Thanks, Mike

LEDs to revolutionize hi-tech greenhouse farming

It won’t come as a surprise to discover that consumers all over the developed world are increasingly demanding seasonal vegetables all year round, even when the local climate simply doesn’t allow that kind of growth. Particularly sought-after are tomatoes, cucumbers, and leaf vegetables. Which is why greenhouse farming has become a major factor in the food supply of the developed world.

Consequently, the number of commercial greenhouses and the area they occupy is rocketing. In the Netherlands, for example, greenhouses occupy around 0.25 percent of the land area of the entire country. And the Netherlands isn’t even the largest producer of greenhouse vegetables in Europe. That position is held by Spain. And the largest producer of greenhouse vegetables in the world is now China…

So an important question is how to minimize the energy it takes to grow these crops. One obvious answer is to convert greenhouses from the traditional incandescent lighting, usually high pressure sodium lamps, to more energy-efficient LEDs.

That might seem like an economic no-brainer but the industry has been slow to make this change because of the high initial cost of LEDs. The question that farmers have pondered over is whether they will ever recoup the upfront cost of a brand-new system of lighting.

Today, they get an answer thanks to the work of Devesh Singh and pals at the Hannover Centre for Optical Technologies at the University of Hannover in Germany. These guys have compared the life-cycle costs of traditional high pressure sodium lamps against those of LEDs for greenhouse lighting.

And they say the advantages are clear. They calculate that the cumulative cost of high pressure sodium lamps surpasses that of LEDs after just seven years and that after 16 years the cumulative cost of high pressure sodium lamps is more than double the equivalent cost of LEDs.

It’s not hard to see where this saving comes from. Although high pressure sodium lamps are individually cheaper than LEDs, they have to be changed every year compared to every 19 years for LEDs. And, of course, LEDs use considerably less electricity, wasting little as heat.

But the most interesting part of Singh and co’s analysis is in the potential of LEDs to change the way that vegetables are grown. High pressure sodium lamps emit light across the entire visible part of the spectrum and well into the infrared where much energy is lost as heat. By contrast, LEDs can be adjusted to emit light in very specific parts of the spectrum.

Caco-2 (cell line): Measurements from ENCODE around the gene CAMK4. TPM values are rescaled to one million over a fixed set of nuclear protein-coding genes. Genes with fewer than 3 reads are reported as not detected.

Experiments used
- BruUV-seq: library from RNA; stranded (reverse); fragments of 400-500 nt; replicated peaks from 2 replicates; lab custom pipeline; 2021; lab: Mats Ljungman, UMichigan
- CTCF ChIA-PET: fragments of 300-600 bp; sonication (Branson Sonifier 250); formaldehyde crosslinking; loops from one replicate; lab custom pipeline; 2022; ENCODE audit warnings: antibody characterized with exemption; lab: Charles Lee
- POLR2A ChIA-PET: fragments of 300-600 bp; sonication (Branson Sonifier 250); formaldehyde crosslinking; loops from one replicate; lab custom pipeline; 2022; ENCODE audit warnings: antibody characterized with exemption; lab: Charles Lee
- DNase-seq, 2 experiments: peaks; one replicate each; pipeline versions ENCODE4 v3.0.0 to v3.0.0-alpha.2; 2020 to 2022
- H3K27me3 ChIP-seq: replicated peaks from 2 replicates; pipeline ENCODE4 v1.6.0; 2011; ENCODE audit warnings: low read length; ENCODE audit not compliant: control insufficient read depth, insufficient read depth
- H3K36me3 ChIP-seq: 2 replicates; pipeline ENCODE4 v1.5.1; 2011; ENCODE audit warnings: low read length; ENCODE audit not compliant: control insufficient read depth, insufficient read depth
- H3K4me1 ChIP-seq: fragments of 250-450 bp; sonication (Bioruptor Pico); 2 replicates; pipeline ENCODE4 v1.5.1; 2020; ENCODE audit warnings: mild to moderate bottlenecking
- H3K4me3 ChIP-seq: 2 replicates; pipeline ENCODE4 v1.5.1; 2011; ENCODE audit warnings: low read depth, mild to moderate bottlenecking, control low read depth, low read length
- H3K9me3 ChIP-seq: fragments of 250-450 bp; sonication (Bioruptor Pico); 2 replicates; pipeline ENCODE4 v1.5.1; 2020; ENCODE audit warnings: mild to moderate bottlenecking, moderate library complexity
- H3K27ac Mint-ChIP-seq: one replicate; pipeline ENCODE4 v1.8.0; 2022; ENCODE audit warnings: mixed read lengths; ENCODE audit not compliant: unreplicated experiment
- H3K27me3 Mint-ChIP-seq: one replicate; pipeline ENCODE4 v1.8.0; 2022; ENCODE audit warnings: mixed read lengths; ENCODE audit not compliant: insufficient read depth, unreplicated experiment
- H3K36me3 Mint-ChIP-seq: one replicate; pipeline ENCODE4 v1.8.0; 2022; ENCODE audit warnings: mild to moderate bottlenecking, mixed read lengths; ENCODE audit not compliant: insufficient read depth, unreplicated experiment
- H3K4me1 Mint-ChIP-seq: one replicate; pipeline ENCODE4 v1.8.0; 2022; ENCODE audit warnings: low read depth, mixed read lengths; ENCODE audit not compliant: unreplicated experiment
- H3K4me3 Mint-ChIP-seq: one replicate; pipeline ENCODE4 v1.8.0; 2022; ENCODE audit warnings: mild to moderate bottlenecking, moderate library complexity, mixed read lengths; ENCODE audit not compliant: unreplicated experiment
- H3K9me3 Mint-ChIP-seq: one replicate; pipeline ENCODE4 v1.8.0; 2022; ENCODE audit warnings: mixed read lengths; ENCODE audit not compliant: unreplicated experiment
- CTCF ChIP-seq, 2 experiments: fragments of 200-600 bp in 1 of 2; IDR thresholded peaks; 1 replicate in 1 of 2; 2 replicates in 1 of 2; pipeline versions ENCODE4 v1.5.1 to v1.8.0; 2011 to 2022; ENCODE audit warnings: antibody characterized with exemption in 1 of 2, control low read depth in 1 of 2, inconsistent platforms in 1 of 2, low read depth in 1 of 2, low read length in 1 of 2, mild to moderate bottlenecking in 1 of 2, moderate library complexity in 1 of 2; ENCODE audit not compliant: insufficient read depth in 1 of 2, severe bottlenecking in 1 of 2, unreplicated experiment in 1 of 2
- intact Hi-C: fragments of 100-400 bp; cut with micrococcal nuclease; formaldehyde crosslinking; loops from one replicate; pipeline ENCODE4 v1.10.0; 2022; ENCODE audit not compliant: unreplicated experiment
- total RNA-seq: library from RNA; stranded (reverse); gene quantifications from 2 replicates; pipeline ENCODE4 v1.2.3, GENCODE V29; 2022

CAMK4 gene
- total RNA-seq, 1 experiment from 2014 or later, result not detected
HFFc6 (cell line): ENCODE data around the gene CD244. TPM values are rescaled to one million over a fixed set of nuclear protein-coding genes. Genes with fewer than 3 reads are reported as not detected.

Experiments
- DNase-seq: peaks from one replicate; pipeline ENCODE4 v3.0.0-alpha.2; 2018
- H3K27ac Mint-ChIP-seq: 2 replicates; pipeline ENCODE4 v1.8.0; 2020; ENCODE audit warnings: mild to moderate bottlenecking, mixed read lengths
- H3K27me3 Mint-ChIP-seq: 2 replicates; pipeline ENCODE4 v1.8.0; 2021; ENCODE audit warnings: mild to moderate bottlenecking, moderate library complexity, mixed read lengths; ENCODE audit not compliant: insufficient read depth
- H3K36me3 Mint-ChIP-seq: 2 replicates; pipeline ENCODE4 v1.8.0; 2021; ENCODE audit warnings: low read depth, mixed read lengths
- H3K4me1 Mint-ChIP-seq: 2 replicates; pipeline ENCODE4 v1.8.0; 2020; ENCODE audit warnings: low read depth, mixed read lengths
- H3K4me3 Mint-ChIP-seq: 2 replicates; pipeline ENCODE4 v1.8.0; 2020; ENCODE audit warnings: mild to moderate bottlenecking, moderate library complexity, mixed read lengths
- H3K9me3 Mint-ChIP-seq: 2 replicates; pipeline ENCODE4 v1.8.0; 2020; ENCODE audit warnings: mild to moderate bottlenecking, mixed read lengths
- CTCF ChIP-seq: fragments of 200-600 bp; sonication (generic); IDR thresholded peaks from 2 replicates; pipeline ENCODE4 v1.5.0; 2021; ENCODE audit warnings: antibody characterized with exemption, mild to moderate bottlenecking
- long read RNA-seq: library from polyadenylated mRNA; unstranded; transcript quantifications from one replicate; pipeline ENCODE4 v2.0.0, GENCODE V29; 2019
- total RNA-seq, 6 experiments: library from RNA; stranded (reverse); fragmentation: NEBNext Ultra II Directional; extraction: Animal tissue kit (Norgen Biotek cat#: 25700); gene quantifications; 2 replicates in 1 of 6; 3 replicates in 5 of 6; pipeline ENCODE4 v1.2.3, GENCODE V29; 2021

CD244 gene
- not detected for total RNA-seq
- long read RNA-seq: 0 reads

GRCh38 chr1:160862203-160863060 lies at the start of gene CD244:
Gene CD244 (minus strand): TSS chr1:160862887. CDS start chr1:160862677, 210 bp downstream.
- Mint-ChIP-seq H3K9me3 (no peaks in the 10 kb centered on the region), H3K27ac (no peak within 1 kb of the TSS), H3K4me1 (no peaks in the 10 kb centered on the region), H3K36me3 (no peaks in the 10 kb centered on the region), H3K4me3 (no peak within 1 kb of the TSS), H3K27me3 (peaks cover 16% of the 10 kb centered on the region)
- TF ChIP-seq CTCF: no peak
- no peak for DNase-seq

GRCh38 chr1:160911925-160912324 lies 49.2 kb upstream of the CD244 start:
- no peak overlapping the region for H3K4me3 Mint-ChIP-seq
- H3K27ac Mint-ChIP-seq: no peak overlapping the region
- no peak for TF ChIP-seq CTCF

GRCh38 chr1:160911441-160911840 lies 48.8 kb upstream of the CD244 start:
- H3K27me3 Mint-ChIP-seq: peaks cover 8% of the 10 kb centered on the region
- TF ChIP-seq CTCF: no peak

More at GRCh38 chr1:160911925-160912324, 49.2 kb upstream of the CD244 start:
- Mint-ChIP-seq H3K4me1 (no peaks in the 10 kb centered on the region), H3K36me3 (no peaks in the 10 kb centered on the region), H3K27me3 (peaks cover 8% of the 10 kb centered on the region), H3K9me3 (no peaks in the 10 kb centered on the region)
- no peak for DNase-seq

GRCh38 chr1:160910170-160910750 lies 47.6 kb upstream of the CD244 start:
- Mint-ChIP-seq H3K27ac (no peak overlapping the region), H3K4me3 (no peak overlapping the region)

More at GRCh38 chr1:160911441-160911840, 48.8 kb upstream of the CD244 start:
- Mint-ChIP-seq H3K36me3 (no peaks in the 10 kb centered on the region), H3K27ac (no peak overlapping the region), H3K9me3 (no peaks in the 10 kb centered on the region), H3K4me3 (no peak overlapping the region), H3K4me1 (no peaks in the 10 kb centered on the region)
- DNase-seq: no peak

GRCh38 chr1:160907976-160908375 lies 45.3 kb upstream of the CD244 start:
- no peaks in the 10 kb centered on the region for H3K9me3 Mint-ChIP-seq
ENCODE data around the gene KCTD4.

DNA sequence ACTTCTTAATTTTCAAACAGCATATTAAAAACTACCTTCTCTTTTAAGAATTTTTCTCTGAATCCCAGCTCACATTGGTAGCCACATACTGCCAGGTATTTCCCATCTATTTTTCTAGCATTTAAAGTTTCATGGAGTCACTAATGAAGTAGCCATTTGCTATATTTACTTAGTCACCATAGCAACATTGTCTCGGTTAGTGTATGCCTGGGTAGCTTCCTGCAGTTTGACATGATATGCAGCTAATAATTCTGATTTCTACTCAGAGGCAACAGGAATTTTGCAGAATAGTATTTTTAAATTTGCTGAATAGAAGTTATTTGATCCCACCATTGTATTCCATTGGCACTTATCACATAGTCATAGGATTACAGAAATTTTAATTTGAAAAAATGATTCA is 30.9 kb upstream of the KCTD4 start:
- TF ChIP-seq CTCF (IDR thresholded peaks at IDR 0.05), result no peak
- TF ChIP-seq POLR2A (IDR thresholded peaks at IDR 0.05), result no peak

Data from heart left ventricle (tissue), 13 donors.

Plant physiologists have long known that chlorophyll absorbs mainly in the blue, green and red parts of the spectrum but absorbs a little in the orange and yellow. So it makes sense to produce light only in these parts of the spectrum. That’s easy with LEDs, of course, but impossible with sodium lamps.

The strategy seems clear: convert to LED lighting as quickly as possible. Conversion will pay for itself in a few years and the advantages influencing yields and the quality of output start with flipping a light switch – and taking the resulting veggies to market.

RTFA for a few more ways in which crop quality is improved – while saving on the cost of production.

What would a functioning warp-drive ship look like?

Image by Mark Rademaker

Artist Mark Rademaker has unveiled a set of concept images imagining what a spaceship capable of traveling to other stars in a matter of months would really look like. Although it may look like something from the next science fiction epic and is unlikely to lift off anytime soon, his IXS Enterprise design is actually based on some hard science…

The idea comes from the work published by Miguel Alcubierre in 1994. His version of a warp drive is based on the observation that, though light can only travel at a maximum speed of 186,000 miles per second spacetime itself has a theoretically unlimited speed. Indeed, many physicists believe that during the first seconds of the Big Bang, the universe expanded at some 30 billion times the speed of light.

The Alcubierre warp drive works by recreating this ancient expansion in the form of a localized bubble around a spaceship. Alcubierre reasoned that if he could form a torus of negative energy density around a spacecraft and push it in the right direction, this would compress space in front of it and expand space behind it. As a result, the ship could travel at many times the speed of light while the ship itself sits in zero gravity, meaning the crew don’t end up as a grease stain on the aft bulkhead from the acceleration.

Unfortunately, the original maths indicated that a torus the size of Jupiter would be needed, and you’d have to turn Jupiter itself into pure energy to power it. Worse, negative energy density violates a lot of physical limits itself and to create it requires forms of matter so exotic that their existence is largely hypothetical.

In recent years, Dr Harold “Sonny” White of NASA’s Johnson Space Center has given the interstellar minded some cause for optimism by showing that even if the warp drive may not be possible, it may be much less impossible than previously thought. White looked at the equations and discovered that making the torus thicker, while reducing the space available for the ship, allowed the size of the torus to be greatly decreased, down to a width of 10 meters for a ship traveling ten times the speed of light.